We will get back to you soon
I am a corporate lawyer based in Mumbai and I have a 16-month old baby boy. Neither set of grandparents is in Mumbai, and since my husband and I both have full-time jobs, we rely heavily on our nanny.
There was never a doubt in my mind that I would return to work post-baby. So at least that was one major decision that wasn’t on the list of dilemmas.
But I had several career-related concerns both during my maternity leave and once I resumed work. I’ve tried to list some of the thoughts I struggled with.
During my maternity leave:
• Three months or six? This was the first issue I had to grapple with and, even though no one was putting a gun to my head to decide, I was restless until I knew if I was going to be gone for three months or six. I needed that certainty as soon as possible, but it took me a while to get there.
• My initial instinct was to return to work almost immediately as I felt bored, underutilized, insufficiently challenged and, after a high-pressure job, being home 24×7 was an anti-climax. The best way to describe how I felt is like a deflated balloon. The baby wasn’t a great deal of fun in the initial few weeks, yet I had to be home all the time and available to breastfeed.
• But since I wasn’t getting much sleep at night, going to the office in the morning was not practically possible. By the time I even started getting over my exhaustion, we were already two months in. And that’s when I turned a corner – the baby was suddenly smiling and doing different things each day (also, the initial challenges of being a new parent were becoming less daunting).
• That’s when it really sank in that I’m never again going to get six months of time with my baby, and what is six months (or even a couple of years) in an entire career? I do not regret this decision even on my bad days.
The other decision I struggled with was how to get back to work.
• I considered whether, in order to ease back into work, I should start doing a couple of hours a week from home even during my maternity leave and then start out with half days at work or a day or two from home. This was a comparatively simpler decision for me – I instinctively felt that I’d be happier spending all of my maternity leave focused completely on the baby (isn’t that the whole point?) and then going back to work full-time (no half days or working from home, except in an emergency, as with anyone else). I felt that this would make it easier for me to adjust to being back at work in a manner as close as possible to “what it used to be”.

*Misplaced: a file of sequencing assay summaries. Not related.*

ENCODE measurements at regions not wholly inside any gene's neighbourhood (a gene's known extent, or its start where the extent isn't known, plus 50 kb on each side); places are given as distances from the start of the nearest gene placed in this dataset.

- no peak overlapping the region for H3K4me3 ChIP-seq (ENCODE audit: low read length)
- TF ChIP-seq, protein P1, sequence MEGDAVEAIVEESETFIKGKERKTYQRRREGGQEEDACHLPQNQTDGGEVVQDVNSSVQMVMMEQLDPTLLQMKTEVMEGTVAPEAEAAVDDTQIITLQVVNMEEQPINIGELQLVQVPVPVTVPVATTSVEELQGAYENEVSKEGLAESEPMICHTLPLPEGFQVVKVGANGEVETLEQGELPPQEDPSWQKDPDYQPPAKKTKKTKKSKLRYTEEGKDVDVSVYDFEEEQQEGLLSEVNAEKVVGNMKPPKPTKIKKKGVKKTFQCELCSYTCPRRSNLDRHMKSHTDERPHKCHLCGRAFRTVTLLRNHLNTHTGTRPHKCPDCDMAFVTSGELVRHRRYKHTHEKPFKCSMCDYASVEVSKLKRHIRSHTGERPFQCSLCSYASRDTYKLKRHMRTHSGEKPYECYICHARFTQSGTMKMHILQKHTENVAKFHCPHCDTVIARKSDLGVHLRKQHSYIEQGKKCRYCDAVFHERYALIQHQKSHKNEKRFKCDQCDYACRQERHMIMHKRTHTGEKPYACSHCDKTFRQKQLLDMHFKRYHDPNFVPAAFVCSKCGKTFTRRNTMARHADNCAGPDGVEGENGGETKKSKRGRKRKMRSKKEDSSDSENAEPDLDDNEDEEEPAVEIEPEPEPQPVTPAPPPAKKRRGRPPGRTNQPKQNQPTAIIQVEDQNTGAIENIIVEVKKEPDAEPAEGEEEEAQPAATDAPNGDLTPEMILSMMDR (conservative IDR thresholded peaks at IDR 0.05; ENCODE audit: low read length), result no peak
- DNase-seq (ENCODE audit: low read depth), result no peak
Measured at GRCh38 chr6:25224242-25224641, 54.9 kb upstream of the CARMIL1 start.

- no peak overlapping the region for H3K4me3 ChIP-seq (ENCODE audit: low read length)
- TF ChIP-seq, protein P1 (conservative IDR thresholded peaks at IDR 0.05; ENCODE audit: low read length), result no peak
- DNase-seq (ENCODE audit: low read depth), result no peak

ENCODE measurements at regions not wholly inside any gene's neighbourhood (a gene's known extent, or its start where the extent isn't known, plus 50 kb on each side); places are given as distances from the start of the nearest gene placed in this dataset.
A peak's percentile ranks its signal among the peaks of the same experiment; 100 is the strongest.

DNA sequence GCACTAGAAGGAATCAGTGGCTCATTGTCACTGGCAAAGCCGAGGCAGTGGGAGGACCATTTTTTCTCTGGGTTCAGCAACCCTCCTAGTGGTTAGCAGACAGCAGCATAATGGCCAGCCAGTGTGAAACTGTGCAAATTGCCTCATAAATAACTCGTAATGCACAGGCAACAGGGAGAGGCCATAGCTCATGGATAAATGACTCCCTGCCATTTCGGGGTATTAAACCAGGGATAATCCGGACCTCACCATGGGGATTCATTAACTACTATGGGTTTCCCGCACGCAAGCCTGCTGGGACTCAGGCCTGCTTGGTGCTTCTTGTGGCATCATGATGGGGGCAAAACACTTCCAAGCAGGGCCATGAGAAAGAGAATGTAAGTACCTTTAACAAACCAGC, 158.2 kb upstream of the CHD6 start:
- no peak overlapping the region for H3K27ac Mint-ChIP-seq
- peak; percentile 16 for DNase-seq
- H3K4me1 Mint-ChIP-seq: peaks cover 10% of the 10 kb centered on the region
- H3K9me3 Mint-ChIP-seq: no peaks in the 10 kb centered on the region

• Even after I had decided to take off the whole six months, I kept torturing myself with a few thoughts — how would I be viewed compared to other colleagues who only took three months? Would I be able to pick up where I left off and how hard would it be to catch up? If the child doesn’t sleep through the night by the time I return to work, would I be a zombie the next day? Would I need to wean the child much sooner than the six months I had planned to breastfeed so as to have him get used to formula? I also spent the last month of my maternity leave worrying about the separation pangs I’d experience in the first few weeks.
I am glad to report that the build-up to it was actually far worse.
Once I got back to work:
Is the nanny going to show up the next day? We ended up getting a 24×7 nanny so at least I didn’t have to go to bed wondering if the nanny would bail and I’d have to stay home.
Are my colleagues and peers judging me for leaving work at 6.30 pm every day? Probably, but it doesn’t bother me as much anymore. I work like a machine when I’m at the office and my efficiency is probably way higher than someone who spends 14 hours there.
Am I not going to get any high-profile transactions because I’m not available 100% of the time? Probably. This continues to trouble me, but the alternative (being available 24×7) is not an option. So that’s life.
Will I be paid less than others at my level? Probably, and that’s fair. I made a choice to have a child. That other person is simply able to do more work than me and should be compensated accordingly.
Should I not take any vacation since I need to overcompensate for my lack of face-time?
Will my child love the nanny more? This is just base human jealousy, but it’s bothered me ever since the day I came home from work, put my arms out to take my baby from the nanny, and my baby hugged the nanny instead.
Will my child be sufficiently engaged when I’m at work? Will the nanny actively play with him and read to him or will she constantly be trying to put him down for a nap?
• Will he speak ungrammatically, will he have strange pronunciation and accents or will he not learn any language properly?
This is enough to drive anyone crazy so I decided to take a deep breath and take it one day at a time.
A few other decisions I made:
Being ok with quality over quantity in terms of time with the baby on weekdays.
Not comparing myself to others. In that vein (and, ironically, despite having shared my experiences in this article), I actually did not find it helpful to read about or talk to other working parents about their experiences, as each person’s priorities and circumstances are different.
Making peace with everything not being perfect and doing the best I can with 24 hours in a day and two hands (read muddling along). It’s truly harder to meet one’s own expectations as compared to other people’s.
Consultant - Obstetrics and Gynecology